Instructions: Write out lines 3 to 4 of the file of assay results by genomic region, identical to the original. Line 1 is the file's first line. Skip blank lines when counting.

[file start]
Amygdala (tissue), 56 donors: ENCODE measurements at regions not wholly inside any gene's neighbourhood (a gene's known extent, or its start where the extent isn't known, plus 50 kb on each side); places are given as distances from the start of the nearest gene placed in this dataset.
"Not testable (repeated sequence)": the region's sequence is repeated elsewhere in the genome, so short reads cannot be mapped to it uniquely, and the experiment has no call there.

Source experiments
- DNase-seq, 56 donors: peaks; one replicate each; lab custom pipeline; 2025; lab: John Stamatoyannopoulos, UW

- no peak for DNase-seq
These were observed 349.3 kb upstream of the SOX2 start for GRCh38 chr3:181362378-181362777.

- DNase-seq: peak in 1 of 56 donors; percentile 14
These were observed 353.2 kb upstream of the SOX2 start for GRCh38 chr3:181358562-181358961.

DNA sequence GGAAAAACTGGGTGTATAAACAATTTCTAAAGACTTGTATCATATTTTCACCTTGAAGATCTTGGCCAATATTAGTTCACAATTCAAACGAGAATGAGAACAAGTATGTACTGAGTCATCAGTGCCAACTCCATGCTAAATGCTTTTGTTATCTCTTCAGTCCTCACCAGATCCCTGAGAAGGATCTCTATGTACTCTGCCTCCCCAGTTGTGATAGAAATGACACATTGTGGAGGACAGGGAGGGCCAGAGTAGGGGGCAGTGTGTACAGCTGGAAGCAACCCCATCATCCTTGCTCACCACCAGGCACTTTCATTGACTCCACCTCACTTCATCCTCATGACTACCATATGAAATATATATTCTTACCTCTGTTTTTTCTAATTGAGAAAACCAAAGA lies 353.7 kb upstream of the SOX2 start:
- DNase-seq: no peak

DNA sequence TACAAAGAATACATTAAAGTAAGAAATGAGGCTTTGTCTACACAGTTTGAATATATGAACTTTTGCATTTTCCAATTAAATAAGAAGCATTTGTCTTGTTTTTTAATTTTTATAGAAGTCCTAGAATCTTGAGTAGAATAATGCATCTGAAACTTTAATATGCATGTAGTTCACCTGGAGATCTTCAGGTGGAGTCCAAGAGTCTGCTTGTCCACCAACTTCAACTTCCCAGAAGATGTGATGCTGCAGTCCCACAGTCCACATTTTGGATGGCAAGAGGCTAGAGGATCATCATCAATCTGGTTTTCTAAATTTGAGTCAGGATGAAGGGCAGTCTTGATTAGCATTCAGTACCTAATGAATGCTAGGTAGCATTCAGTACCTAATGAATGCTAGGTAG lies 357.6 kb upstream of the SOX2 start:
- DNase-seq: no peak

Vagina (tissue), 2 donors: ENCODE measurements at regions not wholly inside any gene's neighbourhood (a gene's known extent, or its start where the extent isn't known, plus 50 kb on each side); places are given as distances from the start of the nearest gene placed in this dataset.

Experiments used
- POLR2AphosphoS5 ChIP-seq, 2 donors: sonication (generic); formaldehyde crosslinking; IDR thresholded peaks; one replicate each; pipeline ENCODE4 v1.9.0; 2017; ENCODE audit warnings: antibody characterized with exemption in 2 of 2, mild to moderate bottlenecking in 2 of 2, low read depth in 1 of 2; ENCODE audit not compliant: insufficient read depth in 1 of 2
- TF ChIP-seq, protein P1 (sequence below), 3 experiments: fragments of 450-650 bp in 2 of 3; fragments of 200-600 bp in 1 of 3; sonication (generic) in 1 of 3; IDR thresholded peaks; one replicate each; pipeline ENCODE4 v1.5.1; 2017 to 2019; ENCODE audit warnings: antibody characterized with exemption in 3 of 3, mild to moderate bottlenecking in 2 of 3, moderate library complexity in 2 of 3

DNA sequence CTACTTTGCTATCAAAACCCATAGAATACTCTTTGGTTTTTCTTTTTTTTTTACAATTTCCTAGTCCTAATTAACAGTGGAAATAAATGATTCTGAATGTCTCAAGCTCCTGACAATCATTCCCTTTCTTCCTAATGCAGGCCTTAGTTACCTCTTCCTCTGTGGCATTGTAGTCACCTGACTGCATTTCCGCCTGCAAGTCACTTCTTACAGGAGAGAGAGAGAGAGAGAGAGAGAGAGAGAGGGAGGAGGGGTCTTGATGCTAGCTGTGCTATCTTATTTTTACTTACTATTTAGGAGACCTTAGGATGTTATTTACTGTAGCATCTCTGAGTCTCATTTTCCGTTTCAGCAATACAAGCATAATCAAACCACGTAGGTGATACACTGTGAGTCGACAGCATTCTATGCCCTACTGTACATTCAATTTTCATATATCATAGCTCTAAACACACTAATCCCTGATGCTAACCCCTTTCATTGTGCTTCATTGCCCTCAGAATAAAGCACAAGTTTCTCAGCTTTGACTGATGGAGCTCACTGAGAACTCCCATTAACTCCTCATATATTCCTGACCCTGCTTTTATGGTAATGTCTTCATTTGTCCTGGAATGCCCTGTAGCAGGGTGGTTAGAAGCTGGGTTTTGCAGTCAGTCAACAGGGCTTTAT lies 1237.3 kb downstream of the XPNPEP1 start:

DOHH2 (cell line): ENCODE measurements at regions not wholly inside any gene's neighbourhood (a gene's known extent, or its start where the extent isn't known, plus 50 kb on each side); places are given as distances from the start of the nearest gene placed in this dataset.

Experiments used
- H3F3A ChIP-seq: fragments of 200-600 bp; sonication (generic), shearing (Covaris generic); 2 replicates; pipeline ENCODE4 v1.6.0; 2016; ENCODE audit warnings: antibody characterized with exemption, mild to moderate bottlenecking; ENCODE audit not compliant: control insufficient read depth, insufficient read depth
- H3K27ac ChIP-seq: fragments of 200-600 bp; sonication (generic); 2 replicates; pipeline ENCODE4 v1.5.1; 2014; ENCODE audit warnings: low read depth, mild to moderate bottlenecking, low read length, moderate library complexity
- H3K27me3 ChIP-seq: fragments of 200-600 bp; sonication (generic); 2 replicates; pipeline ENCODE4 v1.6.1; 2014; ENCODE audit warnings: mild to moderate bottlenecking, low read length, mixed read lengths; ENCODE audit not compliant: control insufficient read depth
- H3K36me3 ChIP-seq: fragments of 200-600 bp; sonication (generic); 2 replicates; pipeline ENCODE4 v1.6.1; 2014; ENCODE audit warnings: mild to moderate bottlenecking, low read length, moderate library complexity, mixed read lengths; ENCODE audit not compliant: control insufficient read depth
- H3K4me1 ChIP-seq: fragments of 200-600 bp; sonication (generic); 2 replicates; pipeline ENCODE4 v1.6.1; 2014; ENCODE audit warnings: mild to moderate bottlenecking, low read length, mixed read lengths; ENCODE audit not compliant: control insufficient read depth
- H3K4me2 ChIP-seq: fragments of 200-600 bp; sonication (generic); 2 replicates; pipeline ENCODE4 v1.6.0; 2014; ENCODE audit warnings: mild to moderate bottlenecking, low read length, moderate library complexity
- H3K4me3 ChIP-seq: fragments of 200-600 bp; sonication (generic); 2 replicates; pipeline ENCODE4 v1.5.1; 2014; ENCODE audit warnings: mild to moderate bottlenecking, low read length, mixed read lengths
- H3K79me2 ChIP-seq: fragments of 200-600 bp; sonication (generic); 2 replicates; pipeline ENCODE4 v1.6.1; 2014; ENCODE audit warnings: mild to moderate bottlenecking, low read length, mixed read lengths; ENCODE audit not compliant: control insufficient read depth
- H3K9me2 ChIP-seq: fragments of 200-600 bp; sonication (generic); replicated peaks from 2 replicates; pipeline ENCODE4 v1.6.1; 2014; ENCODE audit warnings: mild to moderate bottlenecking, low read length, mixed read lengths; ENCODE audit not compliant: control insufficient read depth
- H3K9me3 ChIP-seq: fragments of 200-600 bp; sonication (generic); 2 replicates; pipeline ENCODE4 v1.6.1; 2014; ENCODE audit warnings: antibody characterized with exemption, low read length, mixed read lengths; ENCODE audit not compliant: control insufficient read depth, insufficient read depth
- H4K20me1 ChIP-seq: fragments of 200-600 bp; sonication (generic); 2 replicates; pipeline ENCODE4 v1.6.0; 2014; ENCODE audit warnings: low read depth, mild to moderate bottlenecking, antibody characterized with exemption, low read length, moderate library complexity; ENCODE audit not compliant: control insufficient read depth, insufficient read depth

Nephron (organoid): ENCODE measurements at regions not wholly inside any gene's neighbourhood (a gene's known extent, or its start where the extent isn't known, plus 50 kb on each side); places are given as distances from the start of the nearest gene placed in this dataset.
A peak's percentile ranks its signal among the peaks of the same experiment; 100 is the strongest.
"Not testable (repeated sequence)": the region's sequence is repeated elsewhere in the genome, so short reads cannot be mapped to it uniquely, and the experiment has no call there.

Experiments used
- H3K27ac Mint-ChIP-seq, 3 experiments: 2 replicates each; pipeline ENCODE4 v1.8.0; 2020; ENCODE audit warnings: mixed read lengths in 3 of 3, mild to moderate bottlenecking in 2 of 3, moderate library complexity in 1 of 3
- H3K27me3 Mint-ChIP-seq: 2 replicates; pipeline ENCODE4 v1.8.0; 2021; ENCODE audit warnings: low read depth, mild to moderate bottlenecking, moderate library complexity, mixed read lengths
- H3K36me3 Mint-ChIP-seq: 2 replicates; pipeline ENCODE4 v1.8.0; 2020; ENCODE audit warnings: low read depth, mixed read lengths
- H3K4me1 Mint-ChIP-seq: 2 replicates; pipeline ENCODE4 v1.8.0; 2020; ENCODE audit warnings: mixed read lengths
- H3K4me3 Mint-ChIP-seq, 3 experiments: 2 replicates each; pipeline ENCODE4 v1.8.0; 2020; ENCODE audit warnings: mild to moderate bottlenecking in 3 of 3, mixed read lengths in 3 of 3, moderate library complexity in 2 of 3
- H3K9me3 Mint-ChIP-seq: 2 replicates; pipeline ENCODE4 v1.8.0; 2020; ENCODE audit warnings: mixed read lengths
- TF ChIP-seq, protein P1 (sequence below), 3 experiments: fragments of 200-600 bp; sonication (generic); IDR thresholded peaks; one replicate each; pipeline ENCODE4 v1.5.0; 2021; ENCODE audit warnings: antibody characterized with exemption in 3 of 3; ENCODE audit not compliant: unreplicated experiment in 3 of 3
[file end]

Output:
Source experiments
- DNase-seq, 56 donors: peaks; one replicate each; lab custom pipeline; 2025; lab: John Stamatoyannopoulos, UW